Coronavirus persists longer in patients with severe disease, study finds
Covid-19 remains in a patient’s respiratory tissue for up to a week longer if they have a severe form of the disease, a new study claims.
Analysis of 96 coronavirus patients in China revealed that virus particles persist longer and peak later in those with severe disease, compared to those with a milder form.
The virus also lasts longer in male patients and in those over the age of 60, according to the study which was published in the British Medical Journal (BMJ) on Tuesday.
Researchers estimated the viral loads – the number of virus particles – in more than 3,000 samples collected from infected patients admitted to a hospital in China’s Zhejiang province between January 19 and March 20.
The higher the viral load, the more virus particles a patient can release when they exhale or cough.
Researchers found the median duration of the virus in respiratory samples of patients with severe disease was 21 days, compared to 14 days in people with mild disease.
The number of virus particles also peaked in the second week from the onset of the disease among those in the mild group.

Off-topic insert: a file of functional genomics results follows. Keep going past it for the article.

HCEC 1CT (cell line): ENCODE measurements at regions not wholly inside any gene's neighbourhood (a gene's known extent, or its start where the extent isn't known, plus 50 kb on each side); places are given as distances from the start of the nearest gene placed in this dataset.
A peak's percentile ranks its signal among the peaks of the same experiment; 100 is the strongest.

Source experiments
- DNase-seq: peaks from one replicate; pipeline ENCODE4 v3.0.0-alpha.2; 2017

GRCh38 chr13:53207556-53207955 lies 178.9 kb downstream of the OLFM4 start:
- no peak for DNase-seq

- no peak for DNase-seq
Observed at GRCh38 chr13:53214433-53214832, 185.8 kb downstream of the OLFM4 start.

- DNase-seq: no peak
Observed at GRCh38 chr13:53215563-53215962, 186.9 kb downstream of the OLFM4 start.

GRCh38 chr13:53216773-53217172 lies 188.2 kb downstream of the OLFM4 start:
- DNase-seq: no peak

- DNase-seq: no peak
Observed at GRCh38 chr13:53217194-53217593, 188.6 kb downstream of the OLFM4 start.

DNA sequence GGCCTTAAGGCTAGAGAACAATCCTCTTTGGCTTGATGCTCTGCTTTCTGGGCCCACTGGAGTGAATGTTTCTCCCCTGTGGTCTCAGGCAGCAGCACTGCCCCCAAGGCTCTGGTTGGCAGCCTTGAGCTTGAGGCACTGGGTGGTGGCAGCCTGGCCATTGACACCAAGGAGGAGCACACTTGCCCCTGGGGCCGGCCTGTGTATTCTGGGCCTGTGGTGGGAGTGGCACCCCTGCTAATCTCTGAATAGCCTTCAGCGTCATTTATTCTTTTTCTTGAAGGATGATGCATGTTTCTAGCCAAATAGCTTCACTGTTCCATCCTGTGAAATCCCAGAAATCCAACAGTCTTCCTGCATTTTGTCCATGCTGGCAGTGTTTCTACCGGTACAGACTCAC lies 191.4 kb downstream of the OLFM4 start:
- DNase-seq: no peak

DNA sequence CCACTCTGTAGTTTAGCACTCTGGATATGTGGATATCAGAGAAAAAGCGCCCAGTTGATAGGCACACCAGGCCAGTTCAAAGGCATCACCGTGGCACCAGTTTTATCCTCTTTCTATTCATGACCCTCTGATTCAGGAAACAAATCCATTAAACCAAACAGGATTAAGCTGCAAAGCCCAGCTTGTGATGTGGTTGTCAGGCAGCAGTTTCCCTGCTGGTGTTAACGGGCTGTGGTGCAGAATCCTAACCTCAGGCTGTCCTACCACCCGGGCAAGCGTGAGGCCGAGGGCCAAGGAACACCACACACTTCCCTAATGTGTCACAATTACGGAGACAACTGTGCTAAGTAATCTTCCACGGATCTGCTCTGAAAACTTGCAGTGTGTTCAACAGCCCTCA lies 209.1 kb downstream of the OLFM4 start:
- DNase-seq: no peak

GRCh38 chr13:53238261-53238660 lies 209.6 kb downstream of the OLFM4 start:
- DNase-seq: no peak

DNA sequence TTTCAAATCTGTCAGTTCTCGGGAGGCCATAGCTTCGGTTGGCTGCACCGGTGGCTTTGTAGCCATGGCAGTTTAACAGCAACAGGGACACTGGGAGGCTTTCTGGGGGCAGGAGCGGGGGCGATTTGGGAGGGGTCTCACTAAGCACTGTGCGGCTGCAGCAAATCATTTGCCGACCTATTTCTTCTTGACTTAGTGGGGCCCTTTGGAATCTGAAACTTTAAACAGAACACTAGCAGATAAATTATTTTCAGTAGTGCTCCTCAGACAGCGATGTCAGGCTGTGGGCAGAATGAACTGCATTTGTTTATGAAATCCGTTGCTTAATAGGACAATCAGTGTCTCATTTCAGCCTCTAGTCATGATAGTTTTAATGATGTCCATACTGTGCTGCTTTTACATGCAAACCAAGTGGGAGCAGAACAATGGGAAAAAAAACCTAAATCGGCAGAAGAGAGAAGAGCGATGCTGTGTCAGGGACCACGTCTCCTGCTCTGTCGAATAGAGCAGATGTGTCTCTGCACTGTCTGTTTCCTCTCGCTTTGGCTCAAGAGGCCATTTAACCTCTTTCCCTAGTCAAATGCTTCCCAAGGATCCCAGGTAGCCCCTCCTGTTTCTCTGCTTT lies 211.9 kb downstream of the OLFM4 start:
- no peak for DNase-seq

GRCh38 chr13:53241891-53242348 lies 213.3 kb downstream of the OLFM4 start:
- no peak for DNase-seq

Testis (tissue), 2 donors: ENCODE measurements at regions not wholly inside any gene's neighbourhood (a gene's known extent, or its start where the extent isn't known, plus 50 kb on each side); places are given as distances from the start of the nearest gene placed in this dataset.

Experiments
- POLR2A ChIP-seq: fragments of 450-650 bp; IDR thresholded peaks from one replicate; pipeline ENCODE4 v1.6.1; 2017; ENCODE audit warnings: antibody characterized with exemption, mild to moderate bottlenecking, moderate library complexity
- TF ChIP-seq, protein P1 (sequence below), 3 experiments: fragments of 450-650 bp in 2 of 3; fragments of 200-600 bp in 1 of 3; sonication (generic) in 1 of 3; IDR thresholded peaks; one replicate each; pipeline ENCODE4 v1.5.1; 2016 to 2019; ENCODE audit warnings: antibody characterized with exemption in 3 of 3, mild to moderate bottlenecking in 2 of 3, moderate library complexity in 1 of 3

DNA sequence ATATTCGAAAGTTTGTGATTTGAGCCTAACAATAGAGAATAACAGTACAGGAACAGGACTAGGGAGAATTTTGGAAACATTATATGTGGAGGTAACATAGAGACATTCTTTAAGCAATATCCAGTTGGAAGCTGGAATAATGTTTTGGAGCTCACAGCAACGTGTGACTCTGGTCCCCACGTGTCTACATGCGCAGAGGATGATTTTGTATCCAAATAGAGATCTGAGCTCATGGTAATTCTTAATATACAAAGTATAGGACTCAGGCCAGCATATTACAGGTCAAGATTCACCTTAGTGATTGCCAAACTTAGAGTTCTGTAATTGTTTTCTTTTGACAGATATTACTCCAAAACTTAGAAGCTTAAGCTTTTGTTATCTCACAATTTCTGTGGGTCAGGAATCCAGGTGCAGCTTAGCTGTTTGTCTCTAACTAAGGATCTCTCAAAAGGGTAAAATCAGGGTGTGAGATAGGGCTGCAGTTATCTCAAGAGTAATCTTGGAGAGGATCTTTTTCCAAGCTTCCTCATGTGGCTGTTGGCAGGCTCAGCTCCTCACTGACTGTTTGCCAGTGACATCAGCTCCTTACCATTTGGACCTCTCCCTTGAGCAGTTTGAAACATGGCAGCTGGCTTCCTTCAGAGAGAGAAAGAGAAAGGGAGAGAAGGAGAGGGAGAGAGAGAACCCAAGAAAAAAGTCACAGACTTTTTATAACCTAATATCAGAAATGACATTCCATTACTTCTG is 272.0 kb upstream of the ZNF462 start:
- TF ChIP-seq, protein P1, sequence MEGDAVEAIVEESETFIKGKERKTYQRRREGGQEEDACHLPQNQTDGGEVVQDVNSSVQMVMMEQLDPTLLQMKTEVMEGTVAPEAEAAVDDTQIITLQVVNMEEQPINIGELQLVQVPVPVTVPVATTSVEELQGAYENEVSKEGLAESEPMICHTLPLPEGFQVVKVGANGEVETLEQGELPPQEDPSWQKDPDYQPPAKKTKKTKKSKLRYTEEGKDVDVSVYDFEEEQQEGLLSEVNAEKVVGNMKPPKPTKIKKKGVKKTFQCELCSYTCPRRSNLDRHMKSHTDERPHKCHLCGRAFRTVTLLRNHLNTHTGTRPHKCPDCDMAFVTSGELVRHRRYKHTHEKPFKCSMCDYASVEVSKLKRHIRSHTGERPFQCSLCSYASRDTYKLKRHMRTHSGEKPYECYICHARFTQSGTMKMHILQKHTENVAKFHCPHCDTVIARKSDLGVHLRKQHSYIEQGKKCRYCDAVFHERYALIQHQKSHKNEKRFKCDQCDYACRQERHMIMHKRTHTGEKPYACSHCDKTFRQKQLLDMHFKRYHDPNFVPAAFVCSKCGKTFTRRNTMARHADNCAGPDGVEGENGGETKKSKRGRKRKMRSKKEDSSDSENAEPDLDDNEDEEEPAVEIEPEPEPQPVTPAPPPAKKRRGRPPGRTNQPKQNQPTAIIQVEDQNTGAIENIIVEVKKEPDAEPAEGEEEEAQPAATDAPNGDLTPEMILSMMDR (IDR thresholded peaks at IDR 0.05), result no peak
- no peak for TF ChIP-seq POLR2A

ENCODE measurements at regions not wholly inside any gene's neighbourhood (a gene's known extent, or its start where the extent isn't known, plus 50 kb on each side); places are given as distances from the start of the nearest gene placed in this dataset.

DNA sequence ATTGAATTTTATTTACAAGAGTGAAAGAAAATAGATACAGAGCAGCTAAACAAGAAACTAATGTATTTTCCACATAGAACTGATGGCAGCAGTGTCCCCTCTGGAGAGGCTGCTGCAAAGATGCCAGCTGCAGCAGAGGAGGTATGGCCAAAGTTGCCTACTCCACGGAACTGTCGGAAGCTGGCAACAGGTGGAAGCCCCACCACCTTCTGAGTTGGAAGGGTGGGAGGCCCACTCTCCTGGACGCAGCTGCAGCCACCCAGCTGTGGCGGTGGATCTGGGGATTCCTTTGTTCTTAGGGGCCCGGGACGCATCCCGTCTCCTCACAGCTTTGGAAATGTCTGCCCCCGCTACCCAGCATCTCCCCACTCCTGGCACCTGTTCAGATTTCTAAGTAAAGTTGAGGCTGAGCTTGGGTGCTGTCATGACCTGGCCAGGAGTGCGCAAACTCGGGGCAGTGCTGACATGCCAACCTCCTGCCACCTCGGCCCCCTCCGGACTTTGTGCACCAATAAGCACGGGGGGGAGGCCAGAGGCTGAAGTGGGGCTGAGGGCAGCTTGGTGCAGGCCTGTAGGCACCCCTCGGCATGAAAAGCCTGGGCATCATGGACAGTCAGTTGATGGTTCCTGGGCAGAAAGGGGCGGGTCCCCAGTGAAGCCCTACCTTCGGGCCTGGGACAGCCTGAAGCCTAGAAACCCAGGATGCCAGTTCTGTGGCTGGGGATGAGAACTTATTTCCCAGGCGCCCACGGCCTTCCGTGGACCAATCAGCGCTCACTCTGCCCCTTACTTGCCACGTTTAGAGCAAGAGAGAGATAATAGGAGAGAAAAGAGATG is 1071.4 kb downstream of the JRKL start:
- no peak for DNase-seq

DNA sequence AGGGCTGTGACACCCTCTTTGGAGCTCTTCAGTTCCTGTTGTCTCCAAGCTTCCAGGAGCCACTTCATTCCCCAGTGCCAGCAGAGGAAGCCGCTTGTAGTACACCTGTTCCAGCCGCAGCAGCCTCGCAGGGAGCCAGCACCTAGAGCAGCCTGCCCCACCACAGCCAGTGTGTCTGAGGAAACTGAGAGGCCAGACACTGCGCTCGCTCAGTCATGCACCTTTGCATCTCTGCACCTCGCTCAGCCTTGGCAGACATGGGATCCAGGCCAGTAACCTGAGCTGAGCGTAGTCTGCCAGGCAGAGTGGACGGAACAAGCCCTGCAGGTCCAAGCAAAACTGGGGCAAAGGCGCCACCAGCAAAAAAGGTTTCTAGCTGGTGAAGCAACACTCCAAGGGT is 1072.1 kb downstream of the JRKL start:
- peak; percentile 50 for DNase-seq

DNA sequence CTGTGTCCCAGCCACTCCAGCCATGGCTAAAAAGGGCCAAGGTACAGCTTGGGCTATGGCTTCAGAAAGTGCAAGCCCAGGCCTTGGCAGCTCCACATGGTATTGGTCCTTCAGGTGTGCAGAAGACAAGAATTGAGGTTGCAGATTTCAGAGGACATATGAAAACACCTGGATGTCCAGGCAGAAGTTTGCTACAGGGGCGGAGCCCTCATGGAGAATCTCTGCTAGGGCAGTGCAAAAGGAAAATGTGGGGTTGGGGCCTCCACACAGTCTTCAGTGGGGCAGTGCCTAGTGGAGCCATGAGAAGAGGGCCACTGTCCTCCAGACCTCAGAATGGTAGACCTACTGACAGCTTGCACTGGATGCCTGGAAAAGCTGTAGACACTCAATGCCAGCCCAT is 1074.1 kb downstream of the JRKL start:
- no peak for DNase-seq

However, respiratory samples from patients with severe disease revealed that their viral load remained high during the third week.
The study showed that the median duration of the virus was higher in stool samples at 22 days, compared to 18 days in respiratory tissue and 16 days in the blood.
Researchers noted several limitations to their study, including the small number of participants, which could impact the accuracy of the results.
They added that the viral load is also influenced by many factors, meaning that the results they obtained only “partly reflect the amount of virus in the body”.
The study’s findings highlight the importance of carrying out strict management during each stage of severe disease to help prevent the spread of the virus.
Professor Tingbo Liang, from the First Affiliated Hospital, college of medicine at Zhejiang University in China, was the study’s author.